195

McCoy Tyner: Plays John Coltrane: At the Village Vanguard

AAJ Staff By

Sign in to view read count
McCoy Tyner: Plays John Coltrane: At the Village Vanguard First off, for those who might assume this record was some never-before released Tyner Impulse record from the 60s—please calm down...it's actually a Tyner record of the recent era when he recorded for Impulse, evidently residue from the contract he was under before having moved onto Telarc.

So-not the Tyner of such memorable records as Today and Tommorrow or Inception, not that classic 60s Impulse recorded sound, but...a good record nonetheless and one that has its own certain value both in the Tyner discography and in the realm of Trane tribute records.

This live set from the Village Vanguard was recorded in 1997 on John Coltrane's 71st birthday (the fact we are now in the annum of his 75th birthday makes it all the more timely). Tyner is accompanied here by the excellent bassist, George Mraz, and the spunky rhthymic force of Al Foster on drums. Both players have been part of the McCoy Tyner trio in recent years as Tyner has branched out from having only longtime associates Avery Sharpe and Aaron Scott in his trio. Foster, in fact, was featured on a recent Telarc trio record along with the bassist Stanley Clarke.

These trio mates serve McCoy Tyner well, indeed, better than Sharpe and Scott do but that's no major revelation; people have observed for years that Tyner's trio didn't exactly feature musicians on his same footing. In any event, what the gains are made are obvious in terms of musicianship. Mraz is inobtrusive and respectful of McCoy's own volume level, providing uncomplicated but solid basslines, while Al Foster is simply exemplary in the way that he will constantly stir up bluster but never overwhelm. Generally speaking then-these musicians stay out of Tyner's way and only do what is needed to accentuate his playing. There's a certain conservatism here, but Tyner's former trio, in contrast, often had the feeling of a rock act because the three musicians tended to move less as a unit, more as one soloist after another.

The trio's program of tunes and compositions made famous by Trane is well-rounded but there's nothing faintly offbeat in terms of tune selection. "Mr Day," also know as "Ug 'Gainst the Wall" is the closest thing, as a rather southern-sounding blues penned by Trane.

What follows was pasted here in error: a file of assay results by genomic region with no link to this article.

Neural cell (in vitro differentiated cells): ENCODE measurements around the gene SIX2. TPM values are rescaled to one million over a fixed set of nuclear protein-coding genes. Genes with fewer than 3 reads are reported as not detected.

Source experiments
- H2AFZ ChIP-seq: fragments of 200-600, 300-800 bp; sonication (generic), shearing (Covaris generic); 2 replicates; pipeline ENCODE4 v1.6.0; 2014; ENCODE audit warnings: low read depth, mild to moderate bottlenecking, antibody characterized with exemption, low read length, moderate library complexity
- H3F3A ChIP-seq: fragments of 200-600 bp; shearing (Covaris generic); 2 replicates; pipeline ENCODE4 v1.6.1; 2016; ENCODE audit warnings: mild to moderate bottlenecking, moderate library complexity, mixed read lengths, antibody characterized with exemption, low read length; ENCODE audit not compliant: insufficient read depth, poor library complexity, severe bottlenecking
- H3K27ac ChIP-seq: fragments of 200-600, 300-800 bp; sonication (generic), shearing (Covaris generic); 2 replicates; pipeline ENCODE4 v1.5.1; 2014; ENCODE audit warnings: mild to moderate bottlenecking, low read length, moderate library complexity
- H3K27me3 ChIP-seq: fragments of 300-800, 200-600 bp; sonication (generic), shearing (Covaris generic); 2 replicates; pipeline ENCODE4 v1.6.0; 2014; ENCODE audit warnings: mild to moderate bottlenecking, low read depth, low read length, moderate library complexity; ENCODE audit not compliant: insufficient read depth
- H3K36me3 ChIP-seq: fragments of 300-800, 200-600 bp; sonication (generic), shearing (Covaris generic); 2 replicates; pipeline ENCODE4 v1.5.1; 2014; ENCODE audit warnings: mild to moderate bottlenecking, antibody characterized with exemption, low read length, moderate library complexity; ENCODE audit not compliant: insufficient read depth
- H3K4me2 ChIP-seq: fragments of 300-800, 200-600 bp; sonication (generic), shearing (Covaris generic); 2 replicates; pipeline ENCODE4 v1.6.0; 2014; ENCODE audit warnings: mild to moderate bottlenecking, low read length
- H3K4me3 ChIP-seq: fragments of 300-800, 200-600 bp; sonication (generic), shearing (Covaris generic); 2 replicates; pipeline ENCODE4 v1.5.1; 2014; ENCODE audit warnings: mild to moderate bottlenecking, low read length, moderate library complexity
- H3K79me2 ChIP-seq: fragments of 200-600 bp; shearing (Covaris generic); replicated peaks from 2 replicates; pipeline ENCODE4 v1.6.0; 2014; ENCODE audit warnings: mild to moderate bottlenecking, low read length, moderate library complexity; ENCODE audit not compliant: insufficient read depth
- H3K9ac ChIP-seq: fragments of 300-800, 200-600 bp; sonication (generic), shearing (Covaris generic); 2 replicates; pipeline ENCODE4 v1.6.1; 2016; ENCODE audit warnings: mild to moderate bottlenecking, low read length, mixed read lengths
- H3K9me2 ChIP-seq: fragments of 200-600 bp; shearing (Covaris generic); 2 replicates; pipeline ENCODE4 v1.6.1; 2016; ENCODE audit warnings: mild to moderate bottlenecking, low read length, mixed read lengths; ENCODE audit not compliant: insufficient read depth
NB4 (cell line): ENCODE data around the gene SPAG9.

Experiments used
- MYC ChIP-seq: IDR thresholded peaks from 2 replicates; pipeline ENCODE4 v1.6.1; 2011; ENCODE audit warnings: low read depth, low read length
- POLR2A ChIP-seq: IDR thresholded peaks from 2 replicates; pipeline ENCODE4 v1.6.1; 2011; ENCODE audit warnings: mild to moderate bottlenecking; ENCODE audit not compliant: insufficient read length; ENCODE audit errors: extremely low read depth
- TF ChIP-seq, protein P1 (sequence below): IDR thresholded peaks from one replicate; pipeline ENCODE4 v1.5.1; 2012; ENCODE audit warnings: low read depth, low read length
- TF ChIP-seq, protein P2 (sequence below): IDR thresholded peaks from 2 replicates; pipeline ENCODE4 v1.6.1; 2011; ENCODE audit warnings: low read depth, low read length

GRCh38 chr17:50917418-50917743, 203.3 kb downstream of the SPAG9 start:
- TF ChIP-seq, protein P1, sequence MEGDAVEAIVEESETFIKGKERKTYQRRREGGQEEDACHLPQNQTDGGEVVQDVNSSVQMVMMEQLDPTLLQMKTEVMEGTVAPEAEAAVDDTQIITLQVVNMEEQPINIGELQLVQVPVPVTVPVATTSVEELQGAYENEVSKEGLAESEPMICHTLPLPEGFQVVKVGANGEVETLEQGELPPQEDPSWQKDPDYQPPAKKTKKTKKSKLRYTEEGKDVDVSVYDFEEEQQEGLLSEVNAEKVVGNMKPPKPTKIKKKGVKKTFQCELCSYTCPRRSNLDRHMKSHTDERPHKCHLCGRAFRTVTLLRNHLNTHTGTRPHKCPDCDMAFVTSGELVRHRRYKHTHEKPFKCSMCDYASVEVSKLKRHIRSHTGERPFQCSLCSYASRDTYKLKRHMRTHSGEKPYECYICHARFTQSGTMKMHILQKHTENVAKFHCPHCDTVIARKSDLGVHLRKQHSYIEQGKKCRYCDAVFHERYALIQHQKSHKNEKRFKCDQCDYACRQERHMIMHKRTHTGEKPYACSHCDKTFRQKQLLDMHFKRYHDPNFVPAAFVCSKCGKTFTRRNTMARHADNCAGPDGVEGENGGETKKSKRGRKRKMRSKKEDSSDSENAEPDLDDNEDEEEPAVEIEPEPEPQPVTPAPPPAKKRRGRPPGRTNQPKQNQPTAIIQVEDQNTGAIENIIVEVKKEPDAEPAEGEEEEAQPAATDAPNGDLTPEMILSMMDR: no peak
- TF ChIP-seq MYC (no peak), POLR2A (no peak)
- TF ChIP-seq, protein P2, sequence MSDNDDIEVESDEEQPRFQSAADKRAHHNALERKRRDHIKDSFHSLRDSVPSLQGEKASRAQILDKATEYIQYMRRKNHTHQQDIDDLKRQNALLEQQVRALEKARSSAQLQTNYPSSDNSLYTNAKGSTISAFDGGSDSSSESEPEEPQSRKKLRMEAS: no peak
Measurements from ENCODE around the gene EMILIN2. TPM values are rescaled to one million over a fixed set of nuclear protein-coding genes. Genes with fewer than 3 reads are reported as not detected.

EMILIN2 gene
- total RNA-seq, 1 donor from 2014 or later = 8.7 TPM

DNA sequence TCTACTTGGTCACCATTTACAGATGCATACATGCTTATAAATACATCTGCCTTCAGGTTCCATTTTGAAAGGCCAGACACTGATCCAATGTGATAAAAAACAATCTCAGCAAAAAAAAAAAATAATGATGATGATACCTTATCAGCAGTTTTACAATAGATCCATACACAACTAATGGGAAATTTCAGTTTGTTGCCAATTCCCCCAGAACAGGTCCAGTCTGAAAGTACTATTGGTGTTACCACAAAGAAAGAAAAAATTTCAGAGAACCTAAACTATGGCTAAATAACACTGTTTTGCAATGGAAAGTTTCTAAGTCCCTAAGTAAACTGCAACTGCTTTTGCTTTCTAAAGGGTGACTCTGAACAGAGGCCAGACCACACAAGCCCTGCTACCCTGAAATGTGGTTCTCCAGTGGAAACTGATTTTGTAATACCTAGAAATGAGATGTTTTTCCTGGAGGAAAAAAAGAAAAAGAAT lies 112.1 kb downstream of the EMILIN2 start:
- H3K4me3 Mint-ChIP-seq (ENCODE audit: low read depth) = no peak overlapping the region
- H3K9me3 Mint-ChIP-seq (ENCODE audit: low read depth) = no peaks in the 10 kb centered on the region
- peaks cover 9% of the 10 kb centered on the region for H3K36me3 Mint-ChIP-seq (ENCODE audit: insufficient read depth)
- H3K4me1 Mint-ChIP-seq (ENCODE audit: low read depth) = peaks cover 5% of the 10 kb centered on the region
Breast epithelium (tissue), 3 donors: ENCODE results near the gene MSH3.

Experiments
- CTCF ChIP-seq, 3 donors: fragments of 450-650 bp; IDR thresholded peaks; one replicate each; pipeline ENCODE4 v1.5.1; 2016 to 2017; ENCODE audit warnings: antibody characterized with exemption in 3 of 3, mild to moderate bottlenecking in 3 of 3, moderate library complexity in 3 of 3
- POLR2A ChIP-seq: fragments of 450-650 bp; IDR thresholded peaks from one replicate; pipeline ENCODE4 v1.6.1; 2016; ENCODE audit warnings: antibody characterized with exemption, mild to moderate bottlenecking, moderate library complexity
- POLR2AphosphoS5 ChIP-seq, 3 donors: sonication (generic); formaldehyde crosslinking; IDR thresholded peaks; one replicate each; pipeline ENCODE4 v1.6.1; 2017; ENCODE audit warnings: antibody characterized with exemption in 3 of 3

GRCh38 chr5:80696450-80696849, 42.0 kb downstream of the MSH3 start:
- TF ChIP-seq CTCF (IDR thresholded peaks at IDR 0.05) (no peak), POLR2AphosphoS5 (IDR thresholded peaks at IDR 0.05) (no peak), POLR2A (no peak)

Nevertheless, the classic Trane repertoire is well-represented here with thoughtful, stately renditions of "Naima," "I Want to Talk About You," and "After the Rain." A case could be made that the set is too ballad-heavy, but then you realize one isn't in real position to argue with how Tyner wants to honor Trane, his old boss. "Crescent" and "Afro Blue" are the two cuts which feature the McCoy Tyner many think of-driving, banging fifths in the left hand, and sideways right-hand work that sounds at somewhere around Mach 5. That said, "Afro Blue" is probably the choice cut on the record; great Mraz solo, and dramatic build-ups here. "Mr Day" aka "Up Against the Wall"-is fine for its chordal dynamism-we see here clearly why McCoy's left hand is the envy of so many jazz pianists. Finally-"Moment's Notice" stands as the only track that seems somewhat insubstantial.

Overall, this set is a good representative of late-period Tyner—some feel that is a qualification in itself; however to longtime Tyner fans who still appreciate his work, or to those new to this dramatic style of jazz piano, this record should provide some decent listening. It's not essential as a Trane tribute record (as Impulse(Verve) has tried to market it)-though. There are much more important Trane tribute records out there, including several that McCoy has been involved with himself.

Track Listing: 1) Naima 2) Moment's Notice 3) Crescent 4) After the Rain 5) Afro Blue 6) I Want to Talk About You 7) Mr. Day

Personnel: McCoy Tyner-Piano. George Mraz-Bass. Al Foster-drums.

Year Released: 2001 | Record Label: Universal Music Group | Style: Straight-ahead/Mainstream


Shop

More Articles

Read Nightfall CD/LP/Track Review Nightfall
by John Kelman
Published: May 22, 2017
Read Pekka CD/LP/Track Review Pekka
by Roger Farbey
Published: May 22, 2017
Read In the Still of the Night CD/LP/Track Review In the Still of the Night
by Nicholas F. Mondello
Published: May 22, 2017
Read Zea CD/LP/Track Review Zea
by Glenn Astarita
Published: May 22, 2017
Read Asian Fields Variations CD/LP/Track Review Asian Fields Variations
by John Kelman
Published: May 21, 2017
Read Left Right Left CD/LP/Track Review Left Right Left
by Dan McClenaghan
Published: May 21, 2017
Read "Up and Coming" CD/LP/Track Review Up and Coming
by John Kelman
Published: January 6, 2017
Read "Twisted Toons Vol. 2 (The Music of Carl Stalling, Scott Bradley and more...)" CD/LP/Track Review Twisted Toons Vol. 2 (The Music of Carl Stalling, Scott...
by Roger Farbey
Published: May 29, 2016
Read "Tipico" CD/LP/Track Review Tipico
by Mark Corroto
Published: February 7, 2017
Read "Wish You Were Here" CD/LP/Track Review Wish You Were Here
by Jim Olin
Published: April 3, 2017
Read "Nwayo" CD/LP/Track Review Nwayo
by James Nadal
Published: June 24, 2016
Read "Cuong Vu Trio Meets Pat Metheny" CD/LP/Track Review Cuong Vu Trio Meets Pat Metheny
by Dan McClenaghan
Published: June 4, 2016

Post a comment

comments powered by Disqus

Why wait?

Support All About Jazz and we'll deliver exclusive content, hide ads, and provide read access to our future articles.